How to buy cyber insurance?
Many companies that provide E&O (errors and omissions) insurance, commercial liability insurance, and commercial property insurance also offer cyber insurance coverage.
Which Businesses Need Cybersecurity Insurance?
Enterprises need cybersecurity insurance if they have a significant investment in information technology or regularly transmit sensitive data, such as credit card numbers. Any business with a significant investment in IT infrastructure—including hardware, software, and support services—should consider investing in cyber insurance.
Another reason to get cybersecurity insurance is if your company regularly handles private or confidential information on customers, employees, and business partners. Suppose you hold or process financial, healthcare, consumer, or other personal information in electronic form via computer systems and networks (even those used for email). In that case, you might want cyber security insurance.
If a breach were to occur—and fall into one of these categories—you’d want it covered by an outside party rather than by your budget. Businesses that rely heavily on their IT systems for operations should also purchase cybersecurity insurance since any downtime could cost them money without losing any customer data.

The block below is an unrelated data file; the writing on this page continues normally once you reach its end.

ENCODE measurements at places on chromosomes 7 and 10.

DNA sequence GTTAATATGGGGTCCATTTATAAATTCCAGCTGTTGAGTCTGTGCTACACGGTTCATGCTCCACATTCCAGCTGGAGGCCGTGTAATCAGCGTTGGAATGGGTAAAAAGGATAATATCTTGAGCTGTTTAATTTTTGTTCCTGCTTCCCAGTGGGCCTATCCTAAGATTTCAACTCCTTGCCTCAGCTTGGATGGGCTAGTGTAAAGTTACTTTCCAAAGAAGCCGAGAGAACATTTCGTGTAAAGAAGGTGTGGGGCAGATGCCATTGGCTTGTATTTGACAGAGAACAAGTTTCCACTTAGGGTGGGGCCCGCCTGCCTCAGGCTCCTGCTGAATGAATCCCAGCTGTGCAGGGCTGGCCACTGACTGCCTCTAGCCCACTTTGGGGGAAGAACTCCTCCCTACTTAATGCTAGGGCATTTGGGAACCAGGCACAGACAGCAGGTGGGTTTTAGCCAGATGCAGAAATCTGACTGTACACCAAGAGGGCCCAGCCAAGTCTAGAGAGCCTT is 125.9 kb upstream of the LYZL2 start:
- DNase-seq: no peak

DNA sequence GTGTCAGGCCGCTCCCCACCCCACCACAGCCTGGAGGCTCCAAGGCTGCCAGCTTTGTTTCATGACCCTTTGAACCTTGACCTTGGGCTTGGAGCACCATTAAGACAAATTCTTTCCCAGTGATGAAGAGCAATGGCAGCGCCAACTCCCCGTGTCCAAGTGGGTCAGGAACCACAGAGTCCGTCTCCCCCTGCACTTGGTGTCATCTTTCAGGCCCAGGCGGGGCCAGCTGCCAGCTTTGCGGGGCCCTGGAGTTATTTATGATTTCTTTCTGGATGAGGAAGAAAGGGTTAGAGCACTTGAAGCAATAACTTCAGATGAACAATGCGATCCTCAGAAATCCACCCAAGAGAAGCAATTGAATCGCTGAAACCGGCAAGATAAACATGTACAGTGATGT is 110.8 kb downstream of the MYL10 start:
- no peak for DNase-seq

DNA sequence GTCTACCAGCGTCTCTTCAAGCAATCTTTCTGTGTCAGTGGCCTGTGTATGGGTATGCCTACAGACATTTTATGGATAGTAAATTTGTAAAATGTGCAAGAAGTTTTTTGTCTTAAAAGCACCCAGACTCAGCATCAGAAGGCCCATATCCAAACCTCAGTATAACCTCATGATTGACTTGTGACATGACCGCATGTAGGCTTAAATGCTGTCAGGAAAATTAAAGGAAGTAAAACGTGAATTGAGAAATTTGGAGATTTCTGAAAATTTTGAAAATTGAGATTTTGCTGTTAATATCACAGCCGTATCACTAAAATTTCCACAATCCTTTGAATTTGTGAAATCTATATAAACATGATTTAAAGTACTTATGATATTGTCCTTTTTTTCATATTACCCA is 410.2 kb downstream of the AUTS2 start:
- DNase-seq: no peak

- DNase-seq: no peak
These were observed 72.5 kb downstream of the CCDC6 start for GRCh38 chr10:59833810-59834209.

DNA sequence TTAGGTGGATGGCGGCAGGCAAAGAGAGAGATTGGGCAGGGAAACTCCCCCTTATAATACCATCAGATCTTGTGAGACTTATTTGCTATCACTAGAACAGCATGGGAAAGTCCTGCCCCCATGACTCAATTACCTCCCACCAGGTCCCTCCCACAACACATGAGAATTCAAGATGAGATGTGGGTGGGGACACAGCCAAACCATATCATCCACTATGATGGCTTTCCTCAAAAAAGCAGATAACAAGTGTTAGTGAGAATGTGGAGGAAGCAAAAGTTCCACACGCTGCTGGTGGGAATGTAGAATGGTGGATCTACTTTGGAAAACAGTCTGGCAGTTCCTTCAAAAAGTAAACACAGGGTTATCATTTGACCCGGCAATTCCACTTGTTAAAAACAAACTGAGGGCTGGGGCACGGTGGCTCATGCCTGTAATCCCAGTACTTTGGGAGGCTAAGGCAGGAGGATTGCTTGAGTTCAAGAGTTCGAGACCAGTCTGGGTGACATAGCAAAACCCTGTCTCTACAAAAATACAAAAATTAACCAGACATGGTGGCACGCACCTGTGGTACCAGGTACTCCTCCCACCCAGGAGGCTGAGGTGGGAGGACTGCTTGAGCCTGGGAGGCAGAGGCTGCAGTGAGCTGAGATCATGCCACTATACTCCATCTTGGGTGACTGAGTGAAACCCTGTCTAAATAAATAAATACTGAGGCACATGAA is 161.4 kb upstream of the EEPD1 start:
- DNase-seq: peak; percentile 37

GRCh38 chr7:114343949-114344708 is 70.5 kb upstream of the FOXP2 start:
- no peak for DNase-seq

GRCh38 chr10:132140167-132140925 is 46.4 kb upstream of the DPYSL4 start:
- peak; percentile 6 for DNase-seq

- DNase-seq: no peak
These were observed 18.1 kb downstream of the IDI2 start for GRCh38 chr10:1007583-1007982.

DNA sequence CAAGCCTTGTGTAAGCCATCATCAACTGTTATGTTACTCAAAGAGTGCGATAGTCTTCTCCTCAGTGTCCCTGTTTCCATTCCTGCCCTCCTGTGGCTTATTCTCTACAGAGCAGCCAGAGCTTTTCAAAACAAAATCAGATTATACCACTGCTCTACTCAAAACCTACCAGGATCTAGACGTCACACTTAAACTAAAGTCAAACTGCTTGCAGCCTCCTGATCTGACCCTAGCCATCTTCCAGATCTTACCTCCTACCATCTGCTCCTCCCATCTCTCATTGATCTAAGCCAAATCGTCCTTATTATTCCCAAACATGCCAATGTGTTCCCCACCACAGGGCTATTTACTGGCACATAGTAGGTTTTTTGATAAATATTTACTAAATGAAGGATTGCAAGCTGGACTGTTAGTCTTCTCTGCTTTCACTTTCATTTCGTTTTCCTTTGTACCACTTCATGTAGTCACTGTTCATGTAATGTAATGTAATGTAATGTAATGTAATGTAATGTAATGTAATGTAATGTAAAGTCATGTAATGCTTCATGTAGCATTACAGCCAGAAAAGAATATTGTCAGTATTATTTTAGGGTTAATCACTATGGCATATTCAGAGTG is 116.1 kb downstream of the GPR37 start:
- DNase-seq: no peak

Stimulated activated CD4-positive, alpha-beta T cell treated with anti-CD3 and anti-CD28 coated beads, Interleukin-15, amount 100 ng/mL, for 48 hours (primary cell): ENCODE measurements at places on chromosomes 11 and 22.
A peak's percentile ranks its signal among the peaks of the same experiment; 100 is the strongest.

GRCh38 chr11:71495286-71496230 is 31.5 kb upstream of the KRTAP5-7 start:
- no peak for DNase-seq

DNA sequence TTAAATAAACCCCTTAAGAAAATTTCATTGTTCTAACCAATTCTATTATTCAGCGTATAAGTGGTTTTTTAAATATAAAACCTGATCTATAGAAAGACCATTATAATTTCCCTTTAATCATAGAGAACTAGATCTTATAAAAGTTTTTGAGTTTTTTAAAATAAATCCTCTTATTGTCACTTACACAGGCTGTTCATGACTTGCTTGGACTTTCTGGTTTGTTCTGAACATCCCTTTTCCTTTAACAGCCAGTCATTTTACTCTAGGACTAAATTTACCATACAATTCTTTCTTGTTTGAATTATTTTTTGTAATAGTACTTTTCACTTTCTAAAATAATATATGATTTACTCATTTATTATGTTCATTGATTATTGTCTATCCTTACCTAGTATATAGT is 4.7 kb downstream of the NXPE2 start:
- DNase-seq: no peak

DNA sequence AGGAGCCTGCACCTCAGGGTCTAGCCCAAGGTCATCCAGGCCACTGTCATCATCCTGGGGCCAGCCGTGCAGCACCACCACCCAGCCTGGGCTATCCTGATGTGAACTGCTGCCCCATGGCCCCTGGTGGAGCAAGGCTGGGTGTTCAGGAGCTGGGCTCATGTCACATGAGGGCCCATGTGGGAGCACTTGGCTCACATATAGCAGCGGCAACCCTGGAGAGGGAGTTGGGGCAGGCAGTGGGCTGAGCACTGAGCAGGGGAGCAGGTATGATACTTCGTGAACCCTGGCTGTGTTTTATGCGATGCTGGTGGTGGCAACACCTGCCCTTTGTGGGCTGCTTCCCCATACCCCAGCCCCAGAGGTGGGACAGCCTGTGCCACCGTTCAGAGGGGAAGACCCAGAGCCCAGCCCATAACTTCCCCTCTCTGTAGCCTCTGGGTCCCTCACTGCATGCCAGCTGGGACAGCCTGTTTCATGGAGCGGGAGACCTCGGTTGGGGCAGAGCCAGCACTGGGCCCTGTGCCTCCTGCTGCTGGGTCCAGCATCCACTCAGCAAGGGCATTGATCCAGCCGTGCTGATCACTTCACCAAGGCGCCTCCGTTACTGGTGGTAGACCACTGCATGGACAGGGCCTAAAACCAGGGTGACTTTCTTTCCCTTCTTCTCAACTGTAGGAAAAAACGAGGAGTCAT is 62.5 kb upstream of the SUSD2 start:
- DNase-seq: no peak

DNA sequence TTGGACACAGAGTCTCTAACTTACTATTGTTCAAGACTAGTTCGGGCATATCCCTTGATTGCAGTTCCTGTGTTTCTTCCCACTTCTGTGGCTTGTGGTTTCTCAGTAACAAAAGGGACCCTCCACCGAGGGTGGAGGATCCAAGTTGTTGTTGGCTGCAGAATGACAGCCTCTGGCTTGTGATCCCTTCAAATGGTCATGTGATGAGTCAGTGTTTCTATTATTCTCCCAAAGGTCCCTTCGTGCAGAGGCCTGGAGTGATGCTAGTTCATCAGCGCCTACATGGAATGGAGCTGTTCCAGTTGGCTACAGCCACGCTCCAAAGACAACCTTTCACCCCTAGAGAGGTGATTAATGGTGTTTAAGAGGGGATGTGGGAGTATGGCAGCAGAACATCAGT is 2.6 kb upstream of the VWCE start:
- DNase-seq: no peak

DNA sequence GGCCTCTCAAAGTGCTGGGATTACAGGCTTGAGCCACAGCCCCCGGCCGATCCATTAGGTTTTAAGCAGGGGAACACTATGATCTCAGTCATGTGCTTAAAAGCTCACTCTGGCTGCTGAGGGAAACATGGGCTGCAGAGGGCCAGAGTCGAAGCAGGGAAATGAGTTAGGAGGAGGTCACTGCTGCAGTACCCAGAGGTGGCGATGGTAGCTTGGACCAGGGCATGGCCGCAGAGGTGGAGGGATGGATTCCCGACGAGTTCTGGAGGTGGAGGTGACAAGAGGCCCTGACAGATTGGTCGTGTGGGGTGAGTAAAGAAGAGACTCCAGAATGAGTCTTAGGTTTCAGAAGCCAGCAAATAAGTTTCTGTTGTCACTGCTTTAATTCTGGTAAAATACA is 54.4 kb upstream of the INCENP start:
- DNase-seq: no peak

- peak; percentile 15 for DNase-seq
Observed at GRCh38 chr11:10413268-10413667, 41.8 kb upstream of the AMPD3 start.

What does cyber security insurance cover?
- Third-party indemnification: In third-party indemnification, if a hacker steals your data or malware infects your network and damages other entities, then your insurer would pay those victims on your behalf.
- Data breach notification: With data breach notification, as soon as you learn there has been a compromise of sensitive customer information, such credit card numbers, social security numbers, personal health information, and so forth, you notify everyone involved immediately, including customers who might get hit with identity theft, banks who can freeze accounts, and government agencies if it is related to medical records.
- Network security audit coverage: Addresses software vulnerabilities found during an audit, including patching and updating systems that hackers could exploit.
- Defense costs: If a hacker attacks your website or network for nefarious purposes like ransomware, then an insurance policy will help cover recovery expenses after said attack.
- Remediation assistance: This item covers all legal fees associated with responding to threats and recovering lost funds as well as any reputational damage incurred because of poor security practices.
- Credit monitoring: They also provide credit monitoring services in case compromised data makes its way into underground markets like the dark web.
- Breach containment: Another benefit of some providers is breach containment which helps limit the damage by quarantining affected computers and locking them down to prevent further intrusions.
Benefits of Cybersecurity Insurance